The Prophet

Hey folks,

It occurred to me I hadn’t posted a short story in a while. This one felt appropriate. Enjoy~

When I saw Dorian coming up Clinton Avenue, I’d cross the street. Whether or not I had the right of way. Whether or not it made me late. Whether I struggled with a packed shopping cart at nightfall, or strolled by in cutoffs and flip-flops to sun at Fort Greene Park. Only one thing mattered: that I avoid eye contact with my uncle.

Dorian had once been first in his class at Brooklyn Tech. He was in the Air Force for a while. In my childhood, he was the only consistent male role model I had, but I knew a different version of him then. He’d taken his high-school sweetheart on a first date wearing an all-white silk suit and grey shark skin shoes; it was tough, squaring that image with the man I later knew. The person he had become made rounds through the neighborhood wearing overlapping strands of red, black, and green beads across his neck. Over those were roped dozens of religious pendants: Jesus with neon white eyes, a brown Mary with outstretched arms, tangled among layers of crosses of fake silver and gold. And in the crook of one arm, always present, was his Bible. Dorian couldn’t eat or sleep without it. I mean this literally. Toward the end, he couldn’t use the bathroom without having it in his sight.

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Where Do Broken Hearts Go? by Orlando Bishop

In the wake of Whitney Houston’s death this weekend, I found myself sitting around as shocked as everyone else. I felt I should write about her, but where to even begin? I was overwhelmed and staring at a cursor on a blank Word document. Suddenly, in a lovely bit of kismet, my good friend and fellow writer Orlando Bishop mentioned he’d put together “a little something”–writer-speak for a thoughtful, engaging piece that I immediately begged to repost here. With that, I gratefully introduce my first guest blog entry. Enjoy~


On Sunday morning, at around 5:30, Maya, my six-year-old daughter strolled into the kitchen, where I sat drinking coffee, enjoying a quiet moment with Whitney Houston. She asked what I was listening to, angling toward the TV remote and hoping that she could turn on “Phineas and Ferb” before I decided to watch “SportsCenter.” I answered her, “I’m listening to Whitney Houston. She had a beautiful voice. She died yesterday.”

“Whitney Houston: Dead at 48” The succinct headline states the fact without embellishment, as if the folks over at TMZ knew we could take it from there. The outpouring of emotion after this loss has been and will be enormous, appropriate given the magnitude of Whitney’s talent and stardom. Over the next days, weeks and months, we will see tributes, music videos, status updates… A combination of these, in fact, stirred me to start typing.

I’d been reminded of many of Whitney’s masterpieces on Facebook and elsewhere. I’d grabbed my own iPod as soon as I heard the news. However, it is the song title that stared at me from my friend’s page, the simple question Whitney had infused with exquisite pain and longing so long ago, that lingers: Where Do Broken Hearts Go?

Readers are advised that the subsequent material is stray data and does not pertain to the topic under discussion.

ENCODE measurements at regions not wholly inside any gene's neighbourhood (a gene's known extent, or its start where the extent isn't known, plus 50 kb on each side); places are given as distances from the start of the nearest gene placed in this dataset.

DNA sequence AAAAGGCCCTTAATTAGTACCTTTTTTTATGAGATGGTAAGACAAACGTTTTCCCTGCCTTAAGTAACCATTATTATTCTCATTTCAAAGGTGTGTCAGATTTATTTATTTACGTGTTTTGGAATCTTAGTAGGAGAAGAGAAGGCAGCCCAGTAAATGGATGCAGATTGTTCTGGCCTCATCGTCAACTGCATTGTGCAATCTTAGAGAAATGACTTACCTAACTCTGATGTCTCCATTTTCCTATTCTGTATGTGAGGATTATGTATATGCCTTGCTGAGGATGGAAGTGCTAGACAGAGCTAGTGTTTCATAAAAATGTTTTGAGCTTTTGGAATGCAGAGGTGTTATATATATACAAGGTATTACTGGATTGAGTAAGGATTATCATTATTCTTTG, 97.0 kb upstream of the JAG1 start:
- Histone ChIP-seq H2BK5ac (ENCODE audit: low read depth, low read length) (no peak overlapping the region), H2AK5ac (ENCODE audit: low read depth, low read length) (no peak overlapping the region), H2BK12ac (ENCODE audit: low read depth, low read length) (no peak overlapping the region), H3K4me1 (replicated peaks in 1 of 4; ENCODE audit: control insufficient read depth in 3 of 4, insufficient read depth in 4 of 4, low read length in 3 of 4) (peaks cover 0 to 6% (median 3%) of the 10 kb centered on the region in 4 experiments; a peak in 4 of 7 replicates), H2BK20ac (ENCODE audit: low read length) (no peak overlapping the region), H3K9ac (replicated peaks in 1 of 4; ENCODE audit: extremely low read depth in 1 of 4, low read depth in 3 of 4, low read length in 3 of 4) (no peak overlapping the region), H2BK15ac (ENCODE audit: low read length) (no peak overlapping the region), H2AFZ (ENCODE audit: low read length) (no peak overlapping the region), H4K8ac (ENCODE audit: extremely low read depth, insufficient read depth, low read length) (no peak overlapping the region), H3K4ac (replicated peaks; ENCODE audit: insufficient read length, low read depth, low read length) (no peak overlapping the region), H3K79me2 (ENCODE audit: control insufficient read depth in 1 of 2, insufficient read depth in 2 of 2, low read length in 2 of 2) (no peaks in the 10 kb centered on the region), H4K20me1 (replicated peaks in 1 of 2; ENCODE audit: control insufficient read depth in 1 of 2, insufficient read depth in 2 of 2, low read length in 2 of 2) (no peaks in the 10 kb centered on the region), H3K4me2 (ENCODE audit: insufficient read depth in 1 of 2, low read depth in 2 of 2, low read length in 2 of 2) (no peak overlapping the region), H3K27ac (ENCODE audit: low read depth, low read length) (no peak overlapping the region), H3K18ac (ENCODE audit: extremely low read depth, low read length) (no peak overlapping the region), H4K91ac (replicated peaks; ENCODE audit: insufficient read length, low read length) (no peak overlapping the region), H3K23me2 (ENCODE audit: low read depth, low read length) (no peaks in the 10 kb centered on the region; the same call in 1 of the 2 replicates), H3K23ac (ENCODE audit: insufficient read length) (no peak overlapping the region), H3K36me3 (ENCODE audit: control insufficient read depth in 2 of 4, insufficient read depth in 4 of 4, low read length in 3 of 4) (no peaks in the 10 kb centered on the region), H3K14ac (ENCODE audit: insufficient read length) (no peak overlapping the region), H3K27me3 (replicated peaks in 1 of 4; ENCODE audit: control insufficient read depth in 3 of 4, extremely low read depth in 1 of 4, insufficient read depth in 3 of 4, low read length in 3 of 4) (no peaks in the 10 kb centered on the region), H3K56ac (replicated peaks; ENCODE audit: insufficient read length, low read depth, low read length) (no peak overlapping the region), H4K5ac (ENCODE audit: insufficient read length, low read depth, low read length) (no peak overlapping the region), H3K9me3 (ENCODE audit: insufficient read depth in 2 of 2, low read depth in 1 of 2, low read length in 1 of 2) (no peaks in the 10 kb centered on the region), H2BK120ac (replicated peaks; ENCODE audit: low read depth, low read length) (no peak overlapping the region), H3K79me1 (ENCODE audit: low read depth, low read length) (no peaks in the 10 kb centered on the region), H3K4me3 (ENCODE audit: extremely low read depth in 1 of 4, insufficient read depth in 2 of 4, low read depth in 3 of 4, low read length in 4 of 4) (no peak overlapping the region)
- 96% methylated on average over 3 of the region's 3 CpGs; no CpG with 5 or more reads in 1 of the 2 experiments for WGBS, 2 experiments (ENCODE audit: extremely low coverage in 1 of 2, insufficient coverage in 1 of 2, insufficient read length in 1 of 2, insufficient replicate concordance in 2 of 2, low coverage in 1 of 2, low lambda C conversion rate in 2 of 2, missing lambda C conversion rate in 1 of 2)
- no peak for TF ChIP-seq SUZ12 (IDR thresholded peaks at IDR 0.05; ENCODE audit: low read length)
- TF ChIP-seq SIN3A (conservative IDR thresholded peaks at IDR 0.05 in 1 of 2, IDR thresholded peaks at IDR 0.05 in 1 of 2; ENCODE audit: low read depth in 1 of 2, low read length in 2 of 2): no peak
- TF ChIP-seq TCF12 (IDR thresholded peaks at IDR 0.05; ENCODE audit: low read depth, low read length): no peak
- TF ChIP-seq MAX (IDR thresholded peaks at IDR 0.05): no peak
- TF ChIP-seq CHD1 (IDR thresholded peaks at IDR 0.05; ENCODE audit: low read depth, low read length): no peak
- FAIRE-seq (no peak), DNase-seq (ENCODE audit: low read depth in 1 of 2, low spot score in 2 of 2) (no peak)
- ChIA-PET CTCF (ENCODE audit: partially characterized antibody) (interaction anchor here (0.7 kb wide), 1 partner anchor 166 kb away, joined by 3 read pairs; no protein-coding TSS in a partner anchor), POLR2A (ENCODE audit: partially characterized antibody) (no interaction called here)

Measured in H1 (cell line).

My daughter has been down this road too many times over the course of her short life; she was moved neither by the news nor the note of melancholy in my voice. After all, I’d had my one-man music wakes for Teena Marie, Rick James, Heavy D and, of course, Michael. (In fairness, even my six year old twins knew to care about that one.) As my baby girl settled on my lap, remote in hand, I offered, “After Phineas and Ferb I want to show you some of her music.”

As I gazed down at Maya, her head pressing back against my shoulder, her ever-growing legs stretching on forever–or at least to the next kitchen chair–I immediately thought of Bobbi Kristina. Bobbi Kristina, who hasn’t lost an icon or an idol or a diva, but a mother. I wondered how she was at that very moment. I wondered how she might have learned to manage stress over the years. I wondered…

Downward dogs, cheese plates, and bittersweet chocolate: Ah, February

I didn’t think I wanted to write about or around Valentine’s Day. I wasn’t sure how a post might be perceived: bitter? annoying? bitchy? At the moment, I feel pleasantly glad for my friends in relationships. Yet it’s a hard day to ignore. It’s Black History Month too, but 90% of what I see online is about creative ways to  seduce your partner, links to buy heart-shaped candy, and deals on last-minute romantic getaways. Maybe in an alternate universe, there are pop-up ads with airfare deals to DC to see the MLK memorial. But I’m stuck in this one, where no one’s selling black history, so I’ll keep my focus narrowed for this particular post.

I’m single at the moment. I’m OK with this now; I wasn’t always. I think relationships are wonderful, vital, meaningful, and I hope to be in one again. Thankfully, though, I’ve moved past the stage where every day of single life is another rumbling bell toll toward a solitary death. That stage—experienced mostly in my 20s—was awful. Lots of tears, self-critiquing, jealousy of other women and couples in general, and moaning, “Whyyyyyyy?” to a pitiless God. I’m not sure when and how I moved past it; all I can say is like anything else, it got easier with time. I’m an only child, which probably helped; I’m already accustomed to and comfortable in the quietness of my own company. Without a boyfriend, what was there to do? Simply, everything I would do with one.  Some may find me quirky (fine, substitute your own word here, but be  gentle) but if my friends or family aren’t free, I dine, see movies, travel alone—things aren’t put on pause because no one’s responding to me on Match.

This leads me into the fantastic, gruesome, awesome world of Internet dating. Wowza!
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